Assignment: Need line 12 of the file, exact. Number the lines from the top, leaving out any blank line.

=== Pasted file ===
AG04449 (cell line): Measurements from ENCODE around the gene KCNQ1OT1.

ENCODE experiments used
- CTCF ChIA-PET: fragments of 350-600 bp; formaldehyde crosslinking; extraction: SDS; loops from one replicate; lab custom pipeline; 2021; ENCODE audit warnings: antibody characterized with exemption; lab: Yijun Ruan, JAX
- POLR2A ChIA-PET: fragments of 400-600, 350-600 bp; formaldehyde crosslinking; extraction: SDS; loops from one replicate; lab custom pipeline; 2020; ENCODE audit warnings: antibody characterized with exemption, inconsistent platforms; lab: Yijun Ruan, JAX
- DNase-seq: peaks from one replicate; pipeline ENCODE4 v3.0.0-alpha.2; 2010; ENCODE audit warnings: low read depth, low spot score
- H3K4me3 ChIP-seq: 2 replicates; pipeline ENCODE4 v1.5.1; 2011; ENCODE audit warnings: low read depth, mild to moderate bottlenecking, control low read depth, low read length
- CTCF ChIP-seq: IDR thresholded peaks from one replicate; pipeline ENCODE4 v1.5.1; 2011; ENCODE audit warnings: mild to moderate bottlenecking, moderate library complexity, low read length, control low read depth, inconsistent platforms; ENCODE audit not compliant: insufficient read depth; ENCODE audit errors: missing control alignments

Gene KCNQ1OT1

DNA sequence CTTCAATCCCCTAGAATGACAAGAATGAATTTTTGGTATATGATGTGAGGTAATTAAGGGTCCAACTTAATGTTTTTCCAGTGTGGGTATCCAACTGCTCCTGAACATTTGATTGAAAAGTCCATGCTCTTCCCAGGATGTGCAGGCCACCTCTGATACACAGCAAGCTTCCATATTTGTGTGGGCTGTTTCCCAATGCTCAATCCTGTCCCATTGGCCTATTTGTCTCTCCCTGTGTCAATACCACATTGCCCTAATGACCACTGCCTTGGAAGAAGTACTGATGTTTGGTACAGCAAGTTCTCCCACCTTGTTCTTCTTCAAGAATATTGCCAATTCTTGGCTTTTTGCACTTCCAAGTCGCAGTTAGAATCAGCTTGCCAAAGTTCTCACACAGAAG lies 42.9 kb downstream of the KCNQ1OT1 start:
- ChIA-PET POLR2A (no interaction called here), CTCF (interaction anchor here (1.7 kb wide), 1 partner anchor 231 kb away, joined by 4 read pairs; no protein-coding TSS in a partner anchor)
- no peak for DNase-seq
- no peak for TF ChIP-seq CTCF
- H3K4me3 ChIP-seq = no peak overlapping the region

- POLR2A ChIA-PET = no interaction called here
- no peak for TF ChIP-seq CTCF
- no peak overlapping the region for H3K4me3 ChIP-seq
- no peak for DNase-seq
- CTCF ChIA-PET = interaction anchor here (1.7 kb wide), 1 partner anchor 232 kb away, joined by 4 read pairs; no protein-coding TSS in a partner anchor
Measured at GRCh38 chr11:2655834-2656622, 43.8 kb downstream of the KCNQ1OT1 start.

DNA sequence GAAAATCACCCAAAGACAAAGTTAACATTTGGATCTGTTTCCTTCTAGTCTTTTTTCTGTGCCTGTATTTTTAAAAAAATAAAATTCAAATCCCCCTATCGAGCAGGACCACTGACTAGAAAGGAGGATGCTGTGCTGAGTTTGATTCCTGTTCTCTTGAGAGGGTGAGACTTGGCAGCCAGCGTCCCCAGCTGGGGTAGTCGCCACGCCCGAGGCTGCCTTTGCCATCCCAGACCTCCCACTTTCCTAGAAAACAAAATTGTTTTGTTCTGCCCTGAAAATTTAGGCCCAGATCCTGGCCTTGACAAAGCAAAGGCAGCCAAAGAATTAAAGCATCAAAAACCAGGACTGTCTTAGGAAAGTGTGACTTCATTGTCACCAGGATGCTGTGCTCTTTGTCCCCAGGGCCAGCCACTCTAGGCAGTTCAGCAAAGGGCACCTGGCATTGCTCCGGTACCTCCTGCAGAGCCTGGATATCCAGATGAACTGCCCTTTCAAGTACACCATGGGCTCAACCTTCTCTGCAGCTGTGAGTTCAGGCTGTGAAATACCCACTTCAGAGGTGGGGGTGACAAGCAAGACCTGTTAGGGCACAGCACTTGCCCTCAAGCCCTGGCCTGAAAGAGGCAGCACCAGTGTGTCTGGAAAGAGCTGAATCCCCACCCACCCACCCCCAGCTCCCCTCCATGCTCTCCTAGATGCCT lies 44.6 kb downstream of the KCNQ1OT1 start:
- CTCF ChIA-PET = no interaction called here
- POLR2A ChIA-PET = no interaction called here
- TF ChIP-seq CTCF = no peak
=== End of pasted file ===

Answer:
- no peak for TF ChIP-seq CTCF